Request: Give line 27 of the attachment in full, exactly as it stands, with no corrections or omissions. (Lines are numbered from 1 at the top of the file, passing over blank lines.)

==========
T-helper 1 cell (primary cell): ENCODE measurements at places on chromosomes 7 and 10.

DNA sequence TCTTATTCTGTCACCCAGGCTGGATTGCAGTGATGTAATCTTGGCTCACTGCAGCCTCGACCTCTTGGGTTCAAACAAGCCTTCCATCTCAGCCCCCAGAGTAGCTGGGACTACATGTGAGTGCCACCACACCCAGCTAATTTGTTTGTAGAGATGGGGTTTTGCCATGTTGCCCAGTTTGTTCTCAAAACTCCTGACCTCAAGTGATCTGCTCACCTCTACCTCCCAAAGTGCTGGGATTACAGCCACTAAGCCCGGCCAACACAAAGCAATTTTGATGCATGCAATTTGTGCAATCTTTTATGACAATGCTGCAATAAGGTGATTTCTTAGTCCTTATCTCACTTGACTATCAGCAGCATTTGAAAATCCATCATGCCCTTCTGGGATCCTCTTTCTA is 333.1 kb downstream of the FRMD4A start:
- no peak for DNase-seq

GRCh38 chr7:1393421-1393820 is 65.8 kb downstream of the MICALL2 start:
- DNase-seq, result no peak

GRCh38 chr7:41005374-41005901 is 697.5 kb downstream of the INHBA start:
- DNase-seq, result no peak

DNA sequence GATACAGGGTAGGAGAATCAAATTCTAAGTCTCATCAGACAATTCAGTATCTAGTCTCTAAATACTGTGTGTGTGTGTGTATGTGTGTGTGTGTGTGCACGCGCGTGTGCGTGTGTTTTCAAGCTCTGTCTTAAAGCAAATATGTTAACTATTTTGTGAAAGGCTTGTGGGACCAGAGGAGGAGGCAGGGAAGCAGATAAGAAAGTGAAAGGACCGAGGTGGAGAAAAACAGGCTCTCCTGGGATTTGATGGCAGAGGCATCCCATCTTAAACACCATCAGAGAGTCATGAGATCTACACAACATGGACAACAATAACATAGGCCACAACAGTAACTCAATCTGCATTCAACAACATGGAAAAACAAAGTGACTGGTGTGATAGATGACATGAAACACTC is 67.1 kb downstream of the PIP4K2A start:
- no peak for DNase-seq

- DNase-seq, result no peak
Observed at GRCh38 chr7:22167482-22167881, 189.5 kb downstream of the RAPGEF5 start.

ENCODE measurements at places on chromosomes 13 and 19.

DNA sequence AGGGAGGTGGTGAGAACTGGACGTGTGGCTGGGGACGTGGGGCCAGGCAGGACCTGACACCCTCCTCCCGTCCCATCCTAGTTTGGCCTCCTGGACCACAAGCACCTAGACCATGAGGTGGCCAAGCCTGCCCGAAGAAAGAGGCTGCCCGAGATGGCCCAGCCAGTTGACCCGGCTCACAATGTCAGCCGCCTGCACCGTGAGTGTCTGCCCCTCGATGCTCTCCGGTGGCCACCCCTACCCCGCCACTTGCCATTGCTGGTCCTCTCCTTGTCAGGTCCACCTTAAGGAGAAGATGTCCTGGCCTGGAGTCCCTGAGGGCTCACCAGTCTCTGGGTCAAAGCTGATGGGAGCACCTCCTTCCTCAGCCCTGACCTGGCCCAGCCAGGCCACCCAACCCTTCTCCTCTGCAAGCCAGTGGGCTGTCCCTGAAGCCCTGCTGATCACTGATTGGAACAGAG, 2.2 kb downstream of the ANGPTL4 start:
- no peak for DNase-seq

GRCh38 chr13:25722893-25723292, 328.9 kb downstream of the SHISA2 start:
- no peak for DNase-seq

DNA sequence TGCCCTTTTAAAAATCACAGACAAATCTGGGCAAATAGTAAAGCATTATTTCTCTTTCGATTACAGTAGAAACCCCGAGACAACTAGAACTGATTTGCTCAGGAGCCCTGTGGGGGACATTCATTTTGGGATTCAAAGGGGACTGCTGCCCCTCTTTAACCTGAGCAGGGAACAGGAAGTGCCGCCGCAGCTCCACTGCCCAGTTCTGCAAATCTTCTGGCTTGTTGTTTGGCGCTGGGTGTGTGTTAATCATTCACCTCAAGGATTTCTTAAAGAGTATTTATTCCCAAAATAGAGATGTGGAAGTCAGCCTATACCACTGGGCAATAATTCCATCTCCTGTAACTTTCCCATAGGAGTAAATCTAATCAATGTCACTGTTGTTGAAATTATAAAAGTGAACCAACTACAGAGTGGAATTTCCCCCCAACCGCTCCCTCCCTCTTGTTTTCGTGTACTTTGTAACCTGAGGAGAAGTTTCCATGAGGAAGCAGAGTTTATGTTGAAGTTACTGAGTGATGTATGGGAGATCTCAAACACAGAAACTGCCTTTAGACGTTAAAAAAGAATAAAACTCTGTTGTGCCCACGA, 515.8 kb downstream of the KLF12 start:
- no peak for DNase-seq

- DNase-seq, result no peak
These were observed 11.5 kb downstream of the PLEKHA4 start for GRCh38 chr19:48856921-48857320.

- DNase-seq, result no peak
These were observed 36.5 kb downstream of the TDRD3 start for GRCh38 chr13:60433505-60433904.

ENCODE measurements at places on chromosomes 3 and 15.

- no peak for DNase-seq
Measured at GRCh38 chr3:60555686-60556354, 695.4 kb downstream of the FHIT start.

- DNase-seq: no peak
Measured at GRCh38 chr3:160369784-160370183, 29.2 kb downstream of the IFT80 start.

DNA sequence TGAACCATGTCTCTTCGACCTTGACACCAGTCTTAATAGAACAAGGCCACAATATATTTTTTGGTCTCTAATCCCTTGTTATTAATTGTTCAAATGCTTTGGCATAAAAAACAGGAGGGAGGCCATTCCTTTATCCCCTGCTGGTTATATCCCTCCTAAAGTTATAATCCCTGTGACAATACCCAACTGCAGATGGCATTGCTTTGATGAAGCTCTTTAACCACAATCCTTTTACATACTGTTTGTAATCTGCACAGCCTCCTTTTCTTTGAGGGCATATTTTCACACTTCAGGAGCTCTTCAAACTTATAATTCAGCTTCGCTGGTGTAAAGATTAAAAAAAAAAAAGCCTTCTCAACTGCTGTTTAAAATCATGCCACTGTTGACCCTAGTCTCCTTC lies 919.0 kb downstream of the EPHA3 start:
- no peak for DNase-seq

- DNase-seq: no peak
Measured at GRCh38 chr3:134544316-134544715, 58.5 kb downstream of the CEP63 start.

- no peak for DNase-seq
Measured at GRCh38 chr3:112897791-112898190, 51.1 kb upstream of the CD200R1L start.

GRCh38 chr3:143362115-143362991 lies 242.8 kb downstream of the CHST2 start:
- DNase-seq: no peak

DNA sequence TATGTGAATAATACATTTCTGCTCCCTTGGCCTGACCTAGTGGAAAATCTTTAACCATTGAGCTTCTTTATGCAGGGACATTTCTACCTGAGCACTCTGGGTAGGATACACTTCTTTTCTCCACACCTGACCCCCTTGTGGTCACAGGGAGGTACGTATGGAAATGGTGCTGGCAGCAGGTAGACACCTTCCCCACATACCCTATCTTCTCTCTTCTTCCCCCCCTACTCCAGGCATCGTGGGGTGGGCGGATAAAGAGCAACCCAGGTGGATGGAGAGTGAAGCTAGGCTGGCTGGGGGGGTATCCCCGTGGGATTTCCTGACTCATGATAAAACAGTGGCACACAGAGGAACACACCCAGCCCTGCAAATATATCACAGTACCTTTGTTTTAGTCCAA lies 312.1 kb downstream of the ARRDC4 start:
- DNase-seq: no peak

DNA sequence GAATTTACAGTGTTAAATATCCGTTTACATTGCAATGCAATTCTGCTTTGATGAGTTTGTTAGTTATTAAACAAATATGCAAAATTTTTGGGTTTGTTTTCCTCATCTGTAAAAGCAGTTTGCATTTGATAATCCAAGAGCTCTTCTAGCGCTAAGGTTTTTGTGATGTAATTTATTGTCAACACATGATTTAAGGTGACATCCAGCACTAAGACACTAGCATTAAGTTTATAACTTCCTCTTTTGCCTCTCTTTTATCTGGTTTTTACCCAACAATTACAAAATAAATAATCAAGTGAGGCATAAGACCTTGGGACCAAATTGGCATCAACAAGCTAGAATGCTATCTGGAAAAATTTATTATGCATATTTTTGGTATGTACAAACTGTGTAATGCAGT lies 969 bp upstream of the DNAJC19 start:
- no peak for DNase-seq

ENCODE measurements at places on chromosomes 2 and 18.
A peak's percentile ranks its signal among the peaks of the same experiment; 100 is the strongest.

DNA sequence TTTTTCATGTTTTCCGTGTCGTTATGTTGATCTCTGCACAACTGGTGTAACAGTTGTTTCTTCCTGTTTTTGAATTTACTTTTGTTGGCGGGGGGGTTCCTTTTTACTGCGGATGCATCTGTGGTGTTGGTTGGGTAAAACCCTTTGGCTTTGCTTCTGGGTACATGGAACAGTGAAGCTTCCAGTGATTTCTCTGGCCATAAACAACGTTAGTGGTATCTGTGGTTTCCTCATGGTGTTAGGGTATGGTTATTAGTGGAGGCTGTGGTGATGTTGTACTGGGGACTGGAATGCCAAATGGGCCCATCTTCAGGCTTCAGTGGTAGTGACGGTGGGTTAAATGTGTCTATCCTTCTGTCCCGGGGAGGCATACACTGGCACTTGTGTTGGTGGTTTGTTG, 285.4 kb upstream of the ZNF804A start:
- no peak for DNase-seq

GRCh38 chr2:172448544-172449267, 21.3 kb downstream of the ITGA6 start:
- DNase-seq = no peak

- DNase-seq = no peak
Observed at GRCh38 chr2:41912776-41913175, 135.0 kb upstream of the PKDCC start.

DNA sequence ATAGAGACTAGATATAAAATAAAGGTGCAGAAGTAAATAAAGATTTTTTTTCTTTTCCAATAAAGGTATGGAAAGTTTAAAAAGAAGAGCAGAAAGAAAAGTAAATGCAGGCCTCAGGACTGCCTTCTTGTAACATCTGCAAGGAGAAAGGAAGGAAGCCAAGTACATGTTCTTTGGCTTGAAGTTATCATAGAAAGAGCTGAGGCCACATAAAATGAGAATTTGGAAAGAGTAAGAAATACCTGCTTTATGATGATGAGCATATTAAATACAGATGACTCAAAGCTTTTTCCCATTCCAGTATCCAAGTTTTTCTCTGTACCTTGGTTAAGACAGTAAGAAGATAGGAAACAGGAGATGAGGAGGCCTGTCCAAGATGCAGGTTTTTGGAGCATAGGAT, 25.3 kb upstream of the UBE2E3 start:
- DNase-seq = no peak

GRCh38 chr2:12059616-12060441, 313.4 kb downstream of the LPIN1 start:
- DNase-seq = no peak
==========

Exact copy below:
Measured at GRCh38 chr3:160369784-160370183, 29.2 kb downstream of the IFT80 start.